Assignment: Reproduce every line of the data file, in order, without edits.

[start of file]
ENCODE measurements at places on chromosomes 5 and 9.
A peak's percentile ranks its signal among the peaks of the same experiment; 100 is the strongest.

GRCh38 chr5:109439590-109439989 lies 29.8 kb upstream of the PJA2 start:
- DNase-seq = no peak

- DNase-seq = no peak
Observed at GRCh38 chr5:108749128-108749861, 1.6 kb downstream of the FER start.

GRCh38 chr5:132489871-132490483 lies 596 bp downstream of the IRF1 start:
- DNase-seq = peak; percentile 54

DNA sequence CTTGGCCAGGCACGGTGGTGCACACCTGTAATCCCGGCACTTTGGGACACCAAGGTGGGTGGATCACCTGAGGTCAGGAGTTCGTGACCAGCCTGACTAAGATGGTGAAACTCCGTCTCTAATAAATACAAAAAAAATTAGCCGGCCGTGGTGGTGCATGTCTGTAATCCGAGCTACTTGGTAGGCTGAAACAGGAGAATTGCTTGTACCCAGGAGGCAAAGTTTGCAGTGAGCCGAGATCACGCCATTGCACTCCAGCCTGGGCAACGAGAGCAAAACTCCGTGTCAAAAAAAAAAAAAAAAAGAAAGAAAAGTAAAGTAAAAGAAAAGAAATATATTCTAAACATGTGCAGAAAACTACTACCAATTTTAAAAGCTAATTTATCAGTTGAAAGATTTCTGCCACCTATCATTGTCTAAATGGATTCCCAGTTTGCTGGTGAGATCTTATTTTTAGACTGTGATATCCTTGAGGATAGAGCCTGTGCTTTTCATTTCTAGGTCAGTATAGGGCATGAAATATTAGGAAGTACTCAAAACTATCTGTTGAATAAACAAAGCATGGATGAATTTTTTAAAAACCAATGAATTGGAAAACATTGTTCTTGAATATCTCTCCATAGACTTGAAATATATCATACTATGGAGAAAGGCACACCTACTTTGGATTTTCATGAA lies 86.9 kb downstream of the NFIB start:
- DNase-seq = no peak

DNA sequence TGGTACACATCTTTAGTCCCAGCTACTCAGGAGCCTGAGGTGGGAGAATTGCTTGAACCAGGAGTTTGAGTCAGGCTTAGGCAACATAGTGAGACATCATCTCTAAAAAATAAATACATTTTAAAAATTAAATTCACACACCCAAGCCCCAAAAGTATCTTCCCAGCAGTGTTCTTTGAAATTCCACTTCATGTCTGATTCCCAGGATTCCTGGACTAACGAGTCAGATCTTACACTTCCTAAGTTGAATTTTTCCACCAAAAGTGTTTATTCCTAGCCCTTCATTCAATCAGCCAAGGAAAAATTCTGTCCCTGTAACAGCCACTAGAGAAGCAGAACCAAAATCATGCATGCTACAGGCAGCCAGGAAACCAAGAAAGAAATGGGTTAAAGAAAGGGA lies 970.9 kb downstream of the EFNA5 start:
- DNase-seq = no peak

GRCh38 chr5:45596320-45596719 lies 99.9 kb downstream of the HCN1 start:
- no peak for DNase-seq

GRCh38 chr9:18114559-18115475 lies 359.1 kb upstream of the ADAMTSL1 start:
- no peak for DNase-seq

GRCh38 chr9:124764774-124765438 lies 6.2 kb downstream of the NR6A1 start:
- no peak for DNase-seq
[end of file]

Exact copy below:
ENCODE measurements at places on chromosomes 5 and 9.
A peak's percentile ranks its signal among the peaks of the same experiment; 100 is the strongest.

GRCh38 chr5:109439590-109439989 lies 29.8 kb upstream of the PJA2 start:
- DNase-seq = no peak

- DNase-seq = no peak
Observed at GRCh38 chr5:108749128-108749861, 1.6 kb downstream of the FER start.

GRCh38 chr5:132489871-132490483 lies 596 bp downstream of the IRF1 start:
- DNase-seq = peak; percentile 54

DNA sequence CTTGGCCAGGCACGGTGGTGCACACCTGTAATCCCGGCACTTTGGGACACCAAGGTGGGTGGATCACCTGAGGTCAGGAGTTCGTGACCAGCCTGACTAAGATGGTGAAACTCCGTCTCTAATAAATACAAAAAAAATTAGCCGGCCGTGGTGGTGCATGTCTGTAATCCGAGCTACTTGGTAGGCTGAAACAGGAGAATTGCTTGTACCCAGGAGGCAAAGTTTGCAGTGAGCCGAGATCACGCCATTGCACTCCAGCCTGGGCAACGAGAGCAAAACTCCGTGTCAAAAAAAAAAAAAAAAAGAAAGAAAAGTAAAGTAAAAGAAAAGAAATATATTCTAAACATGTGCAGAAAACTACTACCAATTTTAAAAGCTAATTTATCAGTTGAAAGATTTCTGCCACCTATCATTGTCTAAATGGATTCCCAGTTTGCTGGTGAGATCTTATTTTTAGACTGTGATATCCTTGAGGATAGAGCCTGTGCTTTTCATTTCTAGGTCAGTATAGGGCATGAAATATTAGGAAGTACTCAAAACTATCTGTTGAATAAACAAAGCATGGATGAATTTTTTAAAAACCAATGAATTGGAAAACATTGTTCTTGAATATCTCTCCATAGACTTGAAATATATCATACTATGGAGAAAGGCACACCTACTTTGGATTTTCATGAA lies 86.9 kb downstream of the NFIB start:
- DNase-seq = no peak

DNA sequence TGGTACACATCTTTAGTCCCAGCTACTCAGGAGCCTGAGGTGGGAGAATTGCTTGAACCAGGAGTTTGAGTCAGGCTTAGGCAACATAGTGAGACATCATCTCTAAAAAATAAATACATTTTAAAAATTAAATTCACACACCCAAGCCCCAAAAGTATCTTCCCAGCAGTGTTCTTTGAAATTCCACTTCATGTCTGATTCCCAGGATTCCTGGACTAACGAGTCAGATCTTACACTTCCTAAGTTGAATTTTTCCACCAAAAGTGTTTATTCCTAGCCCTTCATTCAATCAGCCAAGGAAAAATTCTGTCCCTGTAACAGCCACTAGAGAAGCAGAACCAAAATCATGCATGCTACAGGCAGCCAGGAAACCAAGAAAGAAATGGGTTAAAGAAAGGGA lies 970.9 kb downstream of the EFNA5 start:
- DNase-seq = no peak

GRCh38 chr5:45596320-45596719 lies 99.9 kb downstream of the HCN1 start:
- no peak for DNase-seq

GRCh38 chr9:18114559-18115475 lies 359.1 kb upstream of the ADAMTSL1 start:
- no peak for DNase-seq

GRCh38 chr9:124764774-124765438 lies 6.2 kb downstream of the NR6A1 start:
- no peak for DNase-seq